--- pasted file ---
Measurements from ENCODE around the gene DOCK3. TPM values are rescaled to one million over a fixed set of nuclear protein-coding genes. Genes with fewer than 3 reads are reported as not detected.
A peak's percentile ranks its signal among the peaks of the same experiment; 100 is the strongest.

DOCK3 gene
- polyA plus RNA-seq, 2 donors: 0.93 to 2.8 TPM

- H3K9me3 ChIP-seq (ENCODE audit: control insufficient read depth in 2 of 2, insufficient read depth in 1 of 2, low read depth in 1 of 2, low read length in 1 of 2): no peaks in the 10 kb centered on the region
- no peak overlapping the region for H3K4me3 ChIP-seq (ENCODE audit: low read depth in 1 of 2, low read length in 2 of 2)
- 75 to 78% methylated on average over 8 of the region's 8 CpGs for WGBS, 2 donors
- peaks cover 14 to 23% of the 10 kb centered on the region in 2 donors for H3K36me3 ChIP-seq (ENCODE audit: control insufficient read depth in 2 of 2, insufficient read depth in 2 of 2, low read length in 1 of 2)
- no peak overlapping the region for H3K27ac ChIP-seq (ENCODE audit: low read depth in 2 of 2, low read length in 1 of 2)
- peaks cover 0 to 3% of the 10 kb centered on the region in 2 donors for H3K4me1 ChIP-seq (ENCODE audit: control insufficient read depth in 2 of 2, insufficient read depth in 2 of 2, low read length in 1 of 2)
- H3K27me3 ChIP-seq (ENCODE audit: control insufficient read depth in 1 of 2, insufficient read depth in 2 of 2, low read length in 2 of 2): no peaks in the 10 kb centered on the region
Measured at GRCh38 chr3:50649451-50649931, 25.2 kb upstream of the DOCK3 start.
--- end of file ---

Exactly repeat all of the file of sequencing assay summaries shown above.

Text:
Measurements from ENCODE around the gene DOCK3. TPM values are rescaled to one million over a fixed set of nuclear protein-coding genes. Genes with fewer than 3 reads are reported as not detected.
A peak's percentile ranks its signal among the peaks of the same experiment; 100 is the strongest.

DOCK3 gene
- polyA plus RNA-seq, 2 donors: 0.93 to 2.8 TPM

- H3K9me3 ChIP-seq (ENCODE audit: control insufficient read depth in 2 of 2, insufficient read depth in 1 of 2, low read depth in 1 of 2, low read length in 1 of 2): no peaks in the 10 kb centered on the region
- no peak overlapping the region for H3K4me3 ChIP-seq (ENCODE audit: low read depth in 1 of 2, low read length in 2 of 2)
- 75 to 78% methylated on average over 8 of the region's 8 CpGs for WGBS, 2 donors
- peaks cover 14 to 23% of the 10 kb centered on the region in 2 donors for H3K36me3 ChIP-seq (ENCODE audit: control insufficient read depth in 2 of 2, insufficient read depth in 2 of 2, low read length in 1 of 2)
- no peak overlapping the region for H3K27ac ChIP-seq (ENCODE audit: low read depth in 2 of 2, low read length in 1 of 2)
- peaks cover 0 to 3% of the 10 kb centered on the region in 2 donors for H3K4me1 ChIP-seq (ENCODE audit: control insufficient read depth in 2 of 2, insufficient read depth in 2 of 2, low read length in 1 of 2)
- H3K27me3 ChIP-seq (ENCODE audit: control insufficient read depth in 1 of 2, insufficient read depth in 2 of 2, low read length in 2 of 2): no peaks in the 10 kb centered on the region
Measured at GRCh38 chr3:50649451-50649931, 25.2 kb upstream of the DOCK3 start.